Kevin Bacon has apparently spent 25 years bribing DJs not to play Footloose at parties. He’s never quite been able to live down the legacy of his iconic role in the 1984 movie.

Implausibly but actually based on a real Midwest American town in the 1979, Footloose tells the story of a Chicago boy, Ren, who moves with his newly single mother to the little Bible-belt community of Bomont only to find the local reverend has had dancing banned.

Ren’s mission, from hereon in, is to overturn the rules and get the schoolkids jumping and jiving again.

It’s not a tale to tax the brain too heavily, but that’s not what Footloose is about. What it’s about is the dancing, and this energetic, highly-charged touring production scores on every possible level as far as the dancing goes.

With a thumping score performed by a driving pit band under musical director Julian Reeve, it races from song to song pausing only to change sets (cleverly designed by Morgan Large). The biggest impact comes from barnstormers such as Holding Out for a Hero and the title track, but the best moments come from the quieter ballads, here performed wonderfully by Karen Ascoe as the preacher’s wife and Carys Gray as Ren’s lonely mum.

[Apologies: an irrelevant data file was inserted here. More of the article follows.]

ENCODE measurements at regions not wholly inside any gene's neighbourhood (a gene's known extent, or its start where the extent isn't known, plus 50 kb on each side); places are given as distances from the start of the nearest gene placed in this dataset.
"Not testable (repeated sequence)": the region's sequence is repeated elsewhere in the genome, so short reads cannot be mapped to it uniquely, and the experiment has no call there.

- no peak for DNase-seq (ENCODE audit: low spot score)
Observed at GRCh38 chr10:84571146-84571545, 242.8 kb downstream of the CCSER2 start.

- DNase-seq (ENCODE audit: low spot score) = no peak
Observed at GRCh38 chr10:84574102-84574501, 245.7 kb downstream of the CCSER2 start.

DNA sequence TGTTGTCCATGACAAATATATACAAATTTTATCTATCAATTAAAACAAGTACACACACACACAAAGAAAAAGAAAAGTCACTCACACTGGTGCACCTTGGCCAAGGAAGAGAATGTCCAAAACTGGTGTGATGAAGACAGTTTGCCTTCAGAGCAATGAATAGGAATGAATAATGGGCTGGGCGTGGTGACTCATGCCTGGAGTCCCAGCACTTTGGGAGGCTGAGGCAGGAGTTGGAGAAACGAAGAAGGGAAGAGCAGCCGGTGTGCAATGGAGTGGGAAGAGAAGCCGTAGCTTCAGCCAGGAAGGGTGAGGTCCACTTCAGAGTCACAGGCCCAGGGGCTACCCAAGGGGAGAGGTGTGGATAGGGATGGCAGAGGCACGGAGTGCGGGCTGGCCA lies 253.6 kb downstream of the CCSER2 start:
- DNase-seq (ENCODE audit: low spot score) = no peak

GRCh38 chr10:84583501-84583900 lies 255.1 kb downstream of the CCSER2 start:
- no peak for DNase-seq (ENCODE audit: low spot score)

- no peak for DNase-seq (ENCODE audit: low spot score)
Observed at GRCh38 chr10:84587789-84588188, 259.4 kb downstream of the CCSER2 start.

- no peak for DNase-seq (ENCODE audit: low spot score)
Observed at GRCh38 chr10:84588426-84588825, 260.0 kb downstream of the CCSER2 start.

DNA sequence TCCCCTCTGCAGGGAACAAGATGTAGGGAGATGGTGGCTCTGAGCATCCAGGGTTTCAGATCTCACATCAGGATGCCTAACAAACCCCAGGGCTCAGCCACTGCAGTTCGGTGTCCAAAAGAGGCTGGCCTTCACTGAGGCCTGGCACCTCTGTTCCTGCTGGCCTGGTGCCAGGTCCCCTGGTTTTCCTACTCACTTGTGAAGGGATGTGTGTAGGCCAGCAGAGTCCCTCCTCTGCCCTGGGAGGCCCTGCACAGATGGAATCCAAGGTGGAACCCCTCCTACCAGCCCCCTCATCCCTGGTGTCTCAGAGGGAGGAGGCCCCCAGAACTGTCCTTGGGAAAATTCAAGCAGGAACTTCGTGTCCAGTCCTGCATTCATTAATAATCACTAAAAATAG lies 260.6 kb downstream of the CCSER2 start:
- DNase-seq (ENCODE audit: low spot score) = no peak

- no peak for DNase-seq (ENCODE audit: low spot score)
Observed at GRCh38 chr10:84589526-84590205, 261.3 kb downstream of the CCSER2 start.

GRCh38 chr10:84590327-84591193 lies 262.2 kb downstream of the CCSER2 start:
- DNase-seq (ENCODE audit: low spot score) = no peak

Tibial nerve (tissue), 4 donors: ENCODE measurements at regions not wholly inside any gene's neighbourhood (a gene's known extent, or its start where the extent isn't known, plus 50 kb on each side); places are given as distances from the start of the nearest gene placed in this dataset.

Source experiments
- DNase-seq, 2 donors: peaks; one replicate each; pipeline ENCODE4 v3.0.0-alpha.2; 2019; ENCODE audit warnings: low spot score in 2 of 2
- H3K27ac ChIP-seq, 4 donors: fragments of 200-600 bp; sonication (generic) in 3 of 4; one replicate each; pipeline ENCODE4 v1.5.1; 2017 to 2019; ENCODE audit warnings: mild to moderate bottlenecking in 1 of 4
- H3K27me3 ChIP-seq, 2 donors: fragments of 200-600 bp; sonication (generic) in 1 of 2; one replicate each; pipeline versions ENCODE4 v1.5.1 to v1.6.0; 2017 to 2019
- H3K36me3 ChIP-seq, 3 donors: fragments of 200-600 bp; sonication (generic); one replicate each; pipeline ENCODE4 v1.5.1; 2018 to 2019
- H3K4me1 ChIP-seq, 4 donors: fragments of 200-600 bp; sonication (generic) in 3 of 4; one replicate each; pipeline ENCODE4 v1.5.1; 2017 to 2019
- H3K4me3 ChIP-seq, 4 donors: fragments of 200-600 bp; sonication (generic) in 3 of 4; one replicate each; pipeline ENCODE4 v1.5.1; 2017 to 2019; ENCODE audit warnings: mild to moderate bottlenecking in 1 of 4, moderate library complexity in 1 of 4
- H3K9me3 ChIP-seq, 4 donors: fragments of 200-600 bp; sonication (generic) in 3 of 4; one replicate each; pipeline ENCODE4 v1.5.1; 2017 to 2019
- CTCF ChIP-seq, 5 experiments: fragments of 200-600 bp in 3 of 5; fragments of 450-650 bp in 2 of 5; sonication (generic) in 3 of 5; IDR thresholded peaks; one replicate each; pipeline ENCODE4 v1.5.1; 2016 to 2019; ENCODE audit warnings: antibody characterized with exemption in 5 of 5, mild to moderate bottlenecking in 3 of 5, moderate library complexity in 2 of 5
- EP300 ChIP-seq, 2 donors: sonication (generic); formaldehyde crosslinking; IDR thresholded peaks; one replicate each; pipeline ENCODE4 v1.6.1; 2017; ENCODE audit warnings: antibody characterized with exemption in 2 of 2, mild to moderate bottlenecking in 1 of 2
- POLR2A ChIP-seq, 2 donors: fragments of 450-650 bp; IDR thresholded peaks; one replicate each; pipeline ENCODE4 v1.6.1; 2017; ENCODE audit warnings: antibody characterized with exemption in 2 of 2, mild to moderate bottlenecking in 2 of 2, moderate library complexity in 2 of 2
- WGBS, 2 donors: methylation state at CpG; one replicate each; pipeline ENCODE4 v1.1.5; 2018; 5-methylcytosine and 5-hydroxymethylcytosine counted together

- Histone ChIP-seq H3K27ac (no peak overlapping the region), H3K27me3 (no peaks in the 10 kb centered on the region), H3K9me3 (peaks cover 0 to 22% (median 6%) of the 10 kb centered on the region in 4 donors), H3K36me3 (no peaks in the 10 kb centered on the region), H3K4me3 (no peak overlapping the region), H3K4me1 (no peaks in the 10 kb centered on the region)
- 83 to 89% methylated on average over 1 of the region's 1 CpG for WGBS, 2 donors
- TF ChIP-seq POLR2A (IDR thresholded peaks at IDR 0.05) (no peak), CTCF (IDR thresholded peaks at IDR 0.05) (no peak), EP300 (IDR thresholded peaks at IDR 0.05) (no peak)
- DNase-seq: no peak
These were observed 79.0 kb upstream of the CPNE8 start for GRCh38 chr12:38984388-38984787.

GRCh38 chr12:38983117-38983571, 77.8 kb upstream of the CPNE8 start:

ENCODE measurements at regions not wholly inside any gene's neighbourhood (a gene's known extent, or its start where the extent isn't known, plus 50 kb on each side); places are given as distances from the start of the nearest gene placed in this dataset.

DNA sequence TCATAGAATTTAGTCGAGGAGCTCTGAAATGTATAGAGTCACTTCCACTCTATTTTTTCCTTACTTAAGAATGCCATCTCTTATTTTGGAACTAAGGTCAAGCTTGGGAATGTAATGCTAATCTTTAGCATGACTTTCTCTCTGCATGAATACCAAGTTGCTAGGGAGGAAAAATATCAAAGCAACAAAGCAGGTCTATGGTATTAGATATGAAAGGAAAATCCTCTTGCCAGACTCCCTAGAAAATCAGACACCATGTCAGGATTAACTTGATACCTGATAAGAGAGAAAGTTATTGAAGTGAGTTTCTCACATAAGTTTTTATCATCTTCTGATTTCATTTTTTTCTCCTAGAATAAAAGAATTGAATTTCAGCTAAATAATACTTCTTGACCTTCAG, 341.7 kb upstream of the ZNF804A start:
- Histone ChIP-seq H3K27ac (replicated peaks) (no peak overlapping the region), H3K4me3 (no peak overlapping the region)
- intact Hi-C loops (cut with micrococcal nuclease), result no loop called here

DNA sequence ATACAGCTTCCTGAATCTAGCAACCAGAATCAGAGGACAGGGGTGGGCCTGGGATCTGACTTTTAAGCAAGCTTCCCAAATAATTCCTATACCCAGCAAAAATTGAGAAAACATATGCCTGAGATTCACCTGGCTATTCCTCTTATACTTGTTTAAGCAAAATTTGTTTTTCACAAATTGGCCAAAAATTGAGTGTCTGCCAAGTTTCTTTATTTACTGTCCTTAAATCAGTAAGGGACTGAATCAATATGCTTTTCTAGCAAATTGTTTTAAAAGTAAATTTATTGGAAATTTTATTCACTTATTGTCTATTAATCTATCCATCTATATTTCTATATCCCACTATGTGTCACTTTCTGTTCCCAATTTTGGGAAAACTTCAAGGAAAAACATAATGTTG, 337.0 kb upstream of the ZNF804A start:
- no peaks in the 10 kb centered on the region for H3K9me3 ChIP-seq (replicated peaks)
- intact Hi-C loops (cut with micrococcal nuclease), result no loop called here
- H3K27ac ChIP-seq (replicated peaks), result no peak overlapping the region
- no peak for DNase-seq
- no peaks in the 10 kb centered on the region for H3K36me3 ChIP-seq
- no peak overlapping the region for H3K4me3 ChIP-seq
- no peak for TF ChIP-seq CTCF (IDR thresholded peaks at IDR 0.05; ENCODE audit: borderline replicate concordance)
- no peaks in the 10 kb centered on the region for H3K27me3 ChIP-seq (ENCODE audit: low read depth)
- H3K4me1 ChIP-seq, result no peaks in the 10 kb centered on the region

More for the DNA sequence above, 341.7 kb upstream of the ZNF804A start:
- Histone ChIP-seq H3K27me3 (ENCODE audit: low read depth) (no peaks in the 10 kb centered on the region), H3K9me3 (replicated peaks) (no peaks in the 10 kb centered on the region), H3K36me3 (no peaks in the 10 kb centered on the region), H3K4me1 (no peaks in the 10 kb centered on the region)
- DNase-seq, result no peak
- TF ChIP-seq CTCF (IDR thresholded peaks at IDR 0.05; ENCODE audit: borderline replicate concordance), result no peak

Busted star Matt Willis is nominally the headliner, but in truth his part is minor. More important are the roles of the reverend and Ren, and here Steven Pinder (late of Brookside) and Max Milner respectively come into their own. Pinder has a surprisingly mellow voice and really acts his emotion-filled part, while Milner has apparently boundless energy and infectious enthusiasm as he blasts his way through the show, ably contrasted by Lorna Want as Ariel, the preacher’s daughter who finds her soulmate in the new arrival.

Karen Bruce’s direction relies heavily on some stunning choreography brilliantly presented by the large, mainly youthful cast, but she also finds touching and poignant moments of stillness within the tidal wave of movement.

There’s great music, fine singing and superb dancing, and if the whole doesn’t quite hang from the flimsy storyline, there’s plenty of visual excitement to make up for the lack of mental stimulation.

MICHAEL DAVIES